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Family and Consumer Sciences Education: Kids and Caffeine

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   Approximately 75 percent of children, adolescents and young adults in the United States consume caffeine, a compound that stimulates the central nervous system. In small doses, caffeine may help people feel more alert, awake or energetic. But what if you have more than just a little? In large doses, caffeine may cause irritability, impaired calcium metabolism, anxiety, rapid heart rate, elevated blood pressure and sleep problems. In fact, one study found that kids who consumed the most caffeine slept the fewest hours.

Since caffeine is in common beverages including colas and teas, parents and others may unknowingly offer excessive amounts of caffeine to children. Teens may deliberately consume large amounts.

   Some teens find that caffeine helps them perform better in school and on tests. If your teen carries a heavy academic load, caffeine-containing foods and beverages may be tempting to help improve concentration during school and then again at night to stay up late for studying. Unfortunately, this can create a cycle of being unable to sleep because of the effects of caffeine, consuming more caffeine to fight fatigue from lack of sleep and then having trouble falling asleep again.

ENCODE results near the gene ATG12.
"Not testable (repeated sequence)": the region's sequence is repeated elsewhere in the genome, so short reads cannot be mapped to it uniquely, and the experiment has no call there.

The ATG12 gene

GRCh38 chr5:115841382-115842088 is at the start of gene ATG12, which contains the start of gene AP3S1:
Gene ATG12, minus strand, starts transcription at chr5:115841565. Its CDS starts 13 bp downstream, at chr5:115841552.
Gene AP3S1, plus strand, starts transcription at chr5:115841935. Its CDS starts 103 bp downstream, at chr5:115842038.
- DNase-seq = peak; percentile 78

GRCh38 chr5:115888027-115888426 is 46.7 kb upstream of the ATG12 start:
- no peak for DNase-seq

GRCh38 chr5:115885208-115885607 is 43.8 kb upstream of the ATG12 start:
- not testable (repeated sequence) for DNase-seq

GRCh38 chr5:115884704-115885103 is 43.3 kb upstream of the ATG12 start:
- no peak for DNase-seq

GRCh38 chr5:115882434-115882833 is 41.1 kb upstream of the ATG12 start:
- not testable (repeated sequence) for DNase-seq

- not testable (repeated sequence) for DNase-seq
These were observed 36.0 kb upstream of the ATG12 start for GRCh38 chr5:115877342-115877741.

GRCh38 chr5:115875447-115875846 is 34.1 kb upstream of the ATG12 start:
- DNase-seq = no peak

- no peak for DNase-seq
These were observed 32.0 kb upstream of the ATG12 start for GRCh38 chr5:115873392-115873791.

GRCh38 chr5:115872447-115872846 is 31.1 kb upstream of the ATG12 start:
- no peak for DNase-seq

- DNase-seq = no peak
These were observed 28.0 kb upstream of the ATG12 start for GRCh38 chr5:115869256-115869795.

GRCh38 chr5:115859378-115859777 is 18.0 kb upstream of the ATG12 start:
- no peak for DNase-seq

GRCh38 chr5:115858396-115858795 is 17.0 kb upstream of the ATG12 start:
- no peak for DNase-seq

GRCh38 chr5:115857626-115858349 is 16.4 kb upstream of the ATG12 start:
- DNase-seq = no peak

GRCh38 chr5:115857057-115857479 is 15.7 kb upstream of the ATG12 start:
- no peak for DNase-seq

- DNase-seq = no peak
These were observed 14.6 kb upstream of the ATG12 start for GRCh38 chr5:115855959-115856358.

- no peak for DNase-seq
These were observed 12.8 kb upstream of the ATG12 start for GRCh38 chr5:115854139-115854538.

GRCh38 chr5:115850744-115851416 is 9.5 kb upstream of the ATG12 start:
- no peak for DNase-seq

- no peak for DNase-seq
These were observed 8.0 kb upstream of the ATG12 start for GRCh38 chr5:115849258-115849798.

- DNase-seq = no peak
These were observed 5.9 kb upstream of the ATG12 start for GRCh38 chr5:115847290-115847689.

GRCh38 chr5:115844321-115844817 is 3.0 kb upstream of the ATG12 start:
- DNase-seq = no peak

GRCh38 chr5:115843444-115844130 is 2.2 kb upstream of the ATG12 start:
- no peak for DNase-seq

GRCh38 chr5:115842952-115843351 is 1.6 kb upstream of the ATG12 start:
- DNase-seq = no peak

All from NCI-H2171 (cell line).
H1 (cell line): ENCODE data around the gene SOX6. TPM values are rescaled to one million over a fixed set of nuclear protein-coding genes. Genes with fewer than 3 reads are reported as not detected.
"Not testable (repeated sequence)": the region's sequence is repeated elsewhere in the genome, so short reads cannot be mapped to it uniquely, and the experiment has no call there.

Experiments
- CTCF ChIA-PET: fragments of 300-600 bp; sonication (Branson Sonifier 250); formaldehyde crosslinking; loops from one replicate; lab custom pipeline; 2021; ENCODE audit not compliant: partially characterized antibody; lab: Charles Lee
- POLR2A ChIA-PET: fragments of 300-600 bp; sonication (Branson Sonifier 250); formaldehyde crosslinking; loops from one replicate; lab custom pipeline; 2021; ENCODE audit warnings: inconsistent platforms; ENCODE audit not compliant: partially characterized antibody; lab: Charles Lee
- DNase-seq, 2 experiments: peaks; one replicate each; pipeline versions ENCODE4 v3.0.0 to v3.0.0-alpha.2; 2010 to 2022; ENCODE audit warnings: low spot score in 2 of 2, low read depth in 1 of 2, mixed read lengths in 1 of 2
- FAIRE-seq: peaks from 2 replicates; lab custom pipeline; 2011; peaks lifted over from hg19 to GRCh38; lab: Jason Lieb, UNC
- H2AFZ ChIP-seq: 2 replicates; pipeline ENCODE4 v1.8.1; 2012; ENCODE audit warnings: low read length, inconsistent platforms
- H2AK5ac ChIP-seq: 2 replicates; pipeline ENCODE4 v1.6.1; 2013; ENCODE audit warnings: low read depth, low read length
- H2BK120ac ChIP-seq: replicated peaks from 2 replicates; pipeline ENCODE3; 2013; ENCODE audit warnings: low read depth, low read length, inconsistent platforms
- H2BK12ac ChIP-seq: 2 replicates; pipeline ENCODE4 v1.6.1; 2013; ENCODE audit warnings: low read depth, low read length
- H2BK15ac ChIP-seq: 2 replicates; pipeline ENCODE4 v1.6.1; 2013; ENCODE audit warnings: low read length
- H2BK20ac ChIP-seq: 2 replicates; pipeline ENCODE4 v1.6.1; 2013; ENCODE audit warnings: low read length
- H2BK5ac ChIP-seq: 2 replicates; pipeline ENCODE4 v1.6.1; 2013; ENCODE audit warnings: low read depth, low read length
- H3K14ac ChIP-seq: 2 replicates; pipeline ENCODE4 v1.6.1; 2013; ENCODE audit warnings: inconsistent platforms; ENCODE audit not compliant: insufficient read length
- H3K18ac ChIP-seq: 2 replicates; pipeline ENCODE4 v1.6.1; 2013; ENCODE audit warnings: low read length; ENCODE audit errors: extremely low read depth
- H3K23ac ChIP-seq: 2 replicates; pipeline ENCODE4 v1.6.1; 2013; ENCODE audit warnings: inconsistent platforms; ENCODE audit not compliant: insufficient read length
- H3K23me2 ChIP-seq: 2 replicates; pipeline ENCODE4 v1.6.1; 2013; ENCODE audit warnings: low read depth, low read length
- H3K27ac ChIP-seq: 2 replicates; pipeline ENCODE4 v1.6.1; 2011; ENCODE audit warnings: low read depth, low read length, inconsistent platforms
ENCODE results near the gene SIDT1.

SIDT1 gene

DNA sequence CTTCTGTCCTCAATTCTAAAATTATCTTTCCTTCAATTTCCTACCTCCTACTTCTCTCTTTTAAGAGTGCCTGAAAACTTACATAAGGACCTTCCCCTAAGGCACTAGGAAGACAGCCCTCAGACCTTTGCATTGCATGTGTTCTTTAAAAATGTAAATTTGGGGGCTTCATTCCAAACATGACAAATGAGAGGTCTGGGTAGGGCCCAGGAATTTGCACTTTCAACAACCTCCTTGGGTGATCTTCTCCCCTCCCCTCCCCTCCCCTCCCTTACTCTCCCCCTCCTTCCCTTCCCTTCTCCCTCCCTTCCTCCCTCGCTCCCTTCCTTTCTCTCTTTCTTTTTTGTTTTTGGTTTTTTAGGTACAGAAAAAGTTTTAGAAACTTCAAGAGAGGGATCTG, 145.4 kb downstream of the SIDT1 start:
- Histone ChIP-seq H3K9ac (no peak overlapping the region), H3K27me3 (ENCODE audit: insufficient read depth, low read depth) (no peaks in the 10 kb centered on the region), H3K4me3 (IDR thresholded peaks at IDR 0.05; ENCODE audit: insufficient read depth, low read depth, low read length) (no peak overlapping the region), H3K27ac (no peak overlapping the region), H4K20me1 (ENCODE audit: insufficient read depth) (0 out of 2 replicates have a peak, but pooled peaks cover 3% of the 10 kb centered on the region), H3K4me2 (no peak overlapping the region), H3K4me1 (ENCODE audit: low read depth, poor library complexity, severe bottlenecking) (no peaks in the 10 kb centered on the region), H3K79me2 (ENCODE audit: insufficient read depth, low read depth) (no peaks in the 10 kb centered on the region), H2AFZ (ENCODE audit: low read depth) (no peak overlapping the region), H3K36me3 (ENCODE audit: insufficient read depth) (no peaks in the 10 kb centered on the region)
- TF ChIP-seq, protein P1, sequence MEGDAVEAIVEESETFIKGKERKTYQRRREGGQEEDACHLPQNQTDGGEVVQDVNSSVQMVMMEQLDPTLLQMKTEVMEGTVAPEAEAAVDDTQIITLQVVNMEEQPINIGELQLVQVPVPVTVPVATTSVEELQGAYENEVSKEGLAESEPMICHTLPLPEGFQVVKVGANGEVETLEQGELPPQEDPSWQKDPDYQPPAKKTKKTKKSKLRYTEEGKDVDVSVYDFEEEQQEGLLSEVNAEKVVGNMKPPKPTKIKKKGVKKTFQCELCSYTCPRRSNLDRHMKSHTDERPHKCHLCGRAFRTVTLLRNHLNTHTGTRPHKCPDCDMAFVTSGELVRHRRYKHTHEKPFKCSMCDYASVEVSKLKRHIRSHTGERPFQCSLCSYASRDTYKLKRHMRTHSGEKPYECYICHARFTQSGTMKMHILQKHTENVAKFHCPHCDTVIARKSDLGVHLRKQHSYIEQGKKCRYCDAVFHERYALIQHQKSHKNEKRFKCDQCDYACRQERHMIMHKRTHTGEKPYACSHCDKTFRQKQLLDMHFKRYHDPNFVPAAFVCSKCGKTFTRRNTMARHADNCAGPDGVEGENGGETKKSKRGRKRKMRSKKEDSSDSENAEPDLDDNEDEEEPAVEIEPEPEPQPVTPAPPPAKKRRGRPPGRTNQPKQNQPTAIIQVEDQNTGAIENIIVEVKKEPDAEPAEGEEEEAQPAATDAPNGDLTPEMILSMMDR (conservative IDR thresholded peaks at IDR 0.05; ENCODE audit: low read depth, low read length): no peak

How much is too much? The U.S. Food and Drug Administration has not set guidelines for safe caffeine consumption for children. However, the “Healthy Beverage Recommendations,” which were developed by several leading health organizations, including the Academy of Nutrition and Dietetics and the American Academy of Pediatrics, indicate that children who are five years old and younger should avoid caffeinated beverages.

   The AAP also discourages the use of caffeine and other stimulants by older children and adolescents. For adults, the FDA has cited 400 milligrams a day or the equivalent of 4 to 5 cups of coffee as safe, and this is considered to be the maximum amount that may be included in a healthy eating pattern, according to the 2015-2020 Dietary Guidelines for Americans.

   Since coffee, tea, energy drinks, and soft drinks contribute more caffeine to the diet than foods and other beverages, limiting these beverages is a good place to start. Steer clear of foods with added caffeine. Children and adolescents should completely avoid these products.

   If it’s energy your kids are seeking, getting to bed earlier or taking a short nap is more productive than consuming caffeine that offers pep for a short time, but may interfere with sleep later that evening.

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